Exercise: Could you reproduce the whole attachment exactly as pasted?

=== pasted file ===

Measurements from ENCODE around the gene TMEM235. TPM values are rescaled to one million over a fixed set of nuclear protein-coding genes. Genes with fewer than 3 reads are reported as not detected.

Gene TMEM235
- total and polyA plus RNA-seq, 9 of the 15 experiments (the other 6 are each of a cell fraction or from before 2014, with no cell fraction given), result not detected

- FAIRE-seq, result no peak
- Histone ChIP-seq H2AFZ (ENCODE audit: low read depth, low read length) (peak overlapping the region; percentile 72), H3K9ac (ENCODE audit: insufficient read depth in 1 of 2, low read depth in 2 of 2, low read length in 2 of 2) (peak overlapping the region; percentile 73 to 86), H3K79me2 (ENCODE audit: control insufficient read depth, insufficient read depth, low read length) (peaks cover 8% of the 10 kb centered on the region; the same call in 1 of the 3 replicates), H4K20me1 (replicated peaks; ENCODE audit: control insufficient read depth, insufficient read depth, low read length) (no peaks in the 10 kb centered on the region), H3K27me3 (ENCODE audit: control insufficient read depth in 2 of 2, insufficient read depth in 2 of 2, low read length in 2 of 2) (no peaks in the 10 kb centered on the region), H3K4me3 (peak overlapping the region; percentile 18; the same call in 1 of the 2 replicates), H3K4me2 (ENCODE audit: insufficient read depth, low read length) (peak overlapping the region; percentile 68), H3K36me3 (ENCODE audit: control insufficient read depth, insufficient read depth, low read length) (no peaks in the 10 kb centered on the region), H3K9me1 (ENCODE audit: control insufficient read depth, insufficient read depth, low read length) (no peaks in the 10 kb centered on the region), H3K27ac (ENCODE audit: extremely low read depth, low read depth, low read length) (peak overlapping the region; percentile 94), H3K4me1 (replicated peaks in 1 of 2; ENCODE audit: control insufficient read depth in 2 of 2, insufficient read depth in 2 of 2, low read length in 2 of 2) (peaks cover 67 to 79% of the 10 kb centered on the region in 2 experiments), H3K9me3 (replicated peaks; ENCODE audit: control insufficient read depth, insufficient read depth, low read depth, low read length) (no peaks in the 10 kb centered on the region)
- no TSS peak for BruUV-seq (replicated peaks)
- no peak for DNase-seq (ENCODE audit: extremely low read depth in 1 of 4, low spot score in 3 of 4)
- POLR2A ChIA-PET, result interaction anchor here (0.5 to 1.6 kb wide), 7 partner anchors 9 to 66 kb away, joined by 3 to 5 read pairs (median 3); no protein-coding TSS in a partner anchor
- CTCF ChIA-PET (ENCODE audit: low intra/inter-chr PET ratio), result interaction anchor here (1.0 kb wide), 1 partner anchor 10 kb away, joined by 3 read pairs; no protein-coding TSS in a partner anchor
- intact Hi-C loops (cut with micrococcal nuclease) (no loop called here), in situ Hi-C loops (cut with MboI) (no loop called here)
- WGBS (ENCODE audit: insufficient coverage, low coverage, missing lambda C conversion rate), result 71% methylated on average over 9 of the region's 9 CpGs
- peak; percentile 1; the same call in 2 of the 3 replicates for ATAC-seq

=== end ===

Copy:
Measurements from ENCODE around the gene TMEM235. TPM values are rescaled to one million over a fixed set of nuclear protein-coding genes. Genes with fewer than 3 reads are reported as not detected.

Gene TMEM235
- total and polyA plus RNA-seq, 9 of the 15 experiments (the other 6 are each of a cell fraction or from before 2014, with no cell fraction given), result not detected

- FAIRE-seq, result no peak
- Histone ChIP-seq H2AFZ (ENCODE audit: low read depth, low read length) (peak overlapping the region; percentile 72), H3K9ac (ENCODE audit: insufficient read depth in 1 of 2, low read depth in 2 of 2, low read length in 2 of 2) (peak overlapping the region; percentile 73 to 86), H3K79me2 (ENCODE audit: control insufficient read depth, insufficient read depth, low read length) (peaks cover 8% of the 10 kb centered on the region; the same call in 1 of the 3 replicates), H4K20me1 (replicated peaks; ENCODE audit: control insufficient read depth, insufficient read depth, low read length) (no peaks in the 10 kb centered on the region), H3K27me3 (ENCODE audit: control insufficient read depth in 2 of 2, insufficient read depth in 2 of 2, low read length in 2 of 2) (no peaks in the 10 kb centered on the region), H3K4me3 (peak overlapping the region; percentile 18; the same call in 1 of the 2 replicates), H3K4me2 (ENCODE audit: insufficient read depth, low read length) (peak overlapping the region; percentile 68), H3K36me3 (ENCODE audit: control insufficient read depth, insufficient read depth, low read length) (no peaks in the 10 kb centered on the region), H3K9me1 (ENCODE audit: control insufficient read depth, insufficient read depth, low read length) (no peaks in the 10 kb centered on the region), H3K27ac (ENCODE audit: extremely low read depth, low read depth, low read length) (peak overlapping the region; percentile 94), H3K4me1 (replicated peaks in 1 of 2; ENCODE audit: control insufficient read depth in 2 of 2, insufficient read depth in 2 of 2, low read length in 2 of 2) (peaks cover 67 to 79% of the 10 kb centered on the region in 2 experiments), H3K9me3 (replicated peaks; ENCODE audit: control insufficient read depth, insufficient read depth, low read depth, low read length) (no peaks in the 10 kb centered on the region)
- no TSS peak for BruUV-seq (replicated peaks)
- no peak for DNase-seq (ENCODE audit: extremely low read depth in 1 of 4, low spot score in 3 of 4)
- POLR2A ChIA-PET, result interaction anchor here (0.5 to 1.6 kb wide), 7 partner anchors 9 to 66 kb away, joined by 3 to 5 read pairs (median 3); no protein-coding TSS in a partner anchor
- CTCF ChIA-PET (ENCODE audit: low intra/inter-chr PET ratio), result interaction anchor here (1.0 kb wide), 1 partner anchor 10 kb away, joined by 3 read pairs; no protein-coding TSS in a partner anchor
- intact Hi-C loops (cut with micrococcal nuclease) (no loop called here), in situ Hi-C loops (cut with MboI) (no loop called here)
- WGBS (ENCODE audit: insufficient coverage, low coverage, missing lambda C conversion rate), result 71% methylated on average over 9 of the region's 9 CpGs
- peak; percentile 1; the same call in 2 of the 3 replicates for ATAC-seq